Don't try to grade everything the students do. You will find yourself hauling stuff back and forth to school each night. Some of it will get graded, some of it won't. It is ok. You will learn what is important and what you can let go. You will get better at prioritizing things.

Summer. Summer is great. Spend it with your kids. Do things you can't do during the school year: hang out in your hammock, watch sunsets from the swing-set, and go for lots of walks, hikes, and bike rides. Enjoy the garden but don't let it control you -- the weeds will wait.

Finally, trust yourself. This is what you were meant to do. You do it well. Learn from the bad days then let them go. Cherish the good days. Get a big box to save nice notes that your students write to you. Drink coffee. Wear Danskos and Birkenstocks (your feet will thank you). Laugh!!

Watch what you say.
Don't take things personally.
Do your best.
Don't assume anything.

Love ya - me

Thursday, July 3, 2014

Summer

As a teacher, I love summer more than most people. That is not to say that I tend to do anything special or consistently engaging. Some summers are filled with camping, hiking, backpacking, and travel. Others are focused on gardening and yard work. And some, like this year, involve spending a lot of money fixing myself and my house.

What's up with me now? Bilateral Plantar Fasciitis that I have been dealing with for almost two years. I am finally dedicating myself to getting my feet better: Physical Therapy, twice daily exercises, lots of stretching, orthotics and birkenstocks, athletic tape, and no going barefoot. I am slowly seeing improvement but I wonder if I will ever be able to wear cute shoes again :(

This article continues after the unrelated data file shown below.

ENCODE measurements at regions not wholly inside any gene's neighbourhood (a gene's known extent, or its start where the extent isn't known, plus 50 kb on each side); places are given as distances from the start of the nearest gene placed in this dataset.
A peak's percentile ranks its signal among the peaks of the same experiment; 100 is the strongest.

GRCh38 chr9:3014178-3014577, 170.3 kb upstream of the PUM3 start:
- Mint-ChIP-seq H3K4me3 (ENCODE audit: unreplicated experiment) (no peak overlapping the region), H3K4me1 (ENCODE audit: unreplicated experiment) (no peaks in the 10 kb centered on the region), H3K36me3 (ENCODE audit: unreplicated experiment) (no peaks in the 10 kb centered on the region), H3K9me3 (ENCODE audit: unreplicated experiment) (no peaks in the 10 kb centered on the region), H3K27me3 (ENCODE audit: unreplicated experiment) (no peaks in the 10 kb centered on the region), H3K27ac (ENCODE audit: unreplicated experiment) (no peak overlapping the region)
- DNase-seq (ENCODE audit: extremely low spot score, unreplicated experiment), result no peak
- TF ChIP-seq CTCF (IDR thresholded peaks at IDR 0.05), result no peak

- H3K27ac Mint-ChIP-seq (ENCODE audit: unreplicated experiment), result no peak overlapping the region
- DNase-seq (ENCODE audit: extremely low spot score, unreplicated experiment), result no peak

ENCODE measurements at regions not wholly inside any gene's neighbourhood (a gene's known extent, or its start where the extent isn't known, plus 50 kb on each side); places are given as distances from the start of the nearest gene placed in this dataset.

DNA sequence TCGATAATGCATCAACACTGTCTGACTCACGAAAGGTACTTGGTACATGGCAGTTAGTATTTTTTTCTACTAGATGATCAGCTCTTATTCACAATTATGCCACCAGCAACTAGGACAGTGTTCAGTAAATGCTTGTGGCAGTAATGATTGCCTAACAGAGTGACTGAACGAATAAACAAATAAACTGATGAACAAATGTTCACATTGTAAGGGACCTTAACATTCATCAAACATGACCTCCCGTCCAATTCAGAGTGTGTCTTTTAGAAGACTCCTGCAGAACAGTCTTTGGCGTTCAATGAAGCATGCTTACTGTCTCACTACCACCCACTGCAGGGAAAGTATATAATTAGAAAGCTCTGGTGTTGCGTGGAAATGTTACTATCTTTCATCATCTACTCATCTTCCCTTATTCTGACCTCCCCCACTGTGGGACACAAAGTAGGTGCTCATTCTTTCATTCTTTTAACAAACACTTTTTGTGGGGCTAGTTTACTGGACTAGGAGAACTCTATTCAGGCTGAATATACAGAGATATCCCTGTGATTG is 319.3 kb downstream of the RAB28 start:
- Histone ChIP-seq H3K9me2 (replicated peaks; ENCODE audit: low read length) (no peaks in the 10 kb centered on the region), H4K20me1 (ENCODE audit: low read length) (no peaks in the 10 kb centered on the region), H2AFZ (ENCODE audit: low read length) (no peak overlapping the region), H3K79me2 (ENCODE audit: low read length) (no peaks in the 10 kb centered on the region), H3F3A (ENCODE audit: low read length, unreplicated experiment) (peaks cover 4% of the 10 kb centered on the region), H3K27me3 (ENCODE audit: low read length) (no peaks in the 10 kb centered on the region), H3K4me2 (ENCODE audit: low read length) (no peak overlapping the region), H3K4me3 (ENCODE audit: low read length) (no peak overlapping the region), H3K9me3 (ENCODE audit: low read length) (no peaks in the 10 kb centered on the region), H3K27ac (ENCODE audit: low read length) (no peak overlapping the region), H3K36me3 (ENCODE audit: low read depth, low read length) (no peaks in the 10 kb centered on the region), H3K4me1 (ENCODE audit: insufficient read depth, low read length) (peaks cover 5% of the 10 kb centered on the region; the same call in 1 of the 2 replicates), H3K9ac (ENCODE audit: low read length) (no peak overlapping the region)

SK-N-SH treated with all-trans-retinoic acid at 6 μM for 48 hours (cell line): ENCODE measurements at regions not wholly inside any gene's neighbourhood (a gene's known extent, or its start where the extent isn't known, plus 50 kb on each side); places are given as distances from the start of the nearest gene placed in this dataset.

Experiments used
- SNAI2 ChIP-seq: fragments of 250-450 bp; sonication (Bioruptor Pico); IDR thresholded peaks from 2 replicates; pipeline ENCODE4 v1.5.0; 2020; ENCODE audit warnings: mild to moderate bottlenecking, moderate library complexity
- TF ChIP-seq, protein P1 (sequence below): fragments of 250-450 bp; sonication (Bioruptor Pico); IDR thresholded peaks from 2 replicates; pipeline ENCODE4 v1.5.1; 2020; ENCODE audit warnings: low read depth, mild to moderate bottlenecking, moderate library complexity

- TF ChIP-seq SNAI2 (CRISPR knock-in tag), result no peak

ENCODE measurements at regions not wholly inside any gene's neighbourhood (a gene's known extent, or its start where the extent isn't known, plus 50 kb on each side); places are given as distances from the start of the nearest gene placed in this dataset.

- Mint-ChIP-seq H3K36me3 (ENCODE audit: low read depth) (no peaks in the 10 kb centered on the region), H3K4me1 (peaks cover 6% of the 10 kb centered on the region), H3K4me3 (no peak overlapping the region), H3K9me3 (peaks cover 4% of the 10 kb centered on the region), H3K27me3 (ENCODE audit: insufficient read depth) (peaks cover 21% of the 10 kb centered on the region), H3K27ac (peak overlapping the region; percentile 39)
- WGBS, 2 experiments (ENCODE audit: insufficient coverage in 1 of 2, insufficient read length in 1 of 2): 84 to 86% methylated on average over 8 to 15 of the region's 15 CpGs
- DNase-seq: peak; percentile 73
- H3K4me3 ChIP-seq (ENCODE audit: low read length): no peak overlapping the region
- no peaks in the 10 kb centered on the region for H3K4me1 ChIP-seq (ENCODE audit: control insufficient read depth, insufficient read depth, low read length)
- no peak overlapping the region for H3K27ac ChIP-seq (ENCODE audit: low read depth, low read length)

Next, the house. Ripping up carpet, replacing trim, painting, laying flooring, fixing storm windows, and donating a lot of stuff me and the fam no longer need. It feels so good to lighten the load. Plus, I am very cheap labor. I may not be as highly skilled in carpentry and flooring but I can take my time and do a good job. What is the quote? 
"Good, fast, cheap: pick any two.
  • You can have good and fast, but it won’t be cheap.
  • You can have good and cheap, but it won’t be fast.
  • You can have fast and cheap, but it won’t be good."    Erwind Frand
All of these very necessary changes come as my oldest gets ready to head off to college -- something that will leave me as a tearful pile of goo in August, right as school is getting started. So how do I plan for that emotional train wreck?

In the next few weeks, I will create order from all this chaos and start planning. Most people don't know this but me and many other teachers out there plan, write, and work on next year's curriculum for several weeks before school starts. No I don't get paid but this time is essential in keeping my sanity, especially during DEVOLSON (http://www.loveteachblog.com/search?q=DEVOLSON), that dreadful time between Labor Day and Thanksgiving...

So, for now, I take a deep breath, work with my hands, and give my brain a break. All too soon, I will be neck deep in kids, parents, and grading.
Cheers!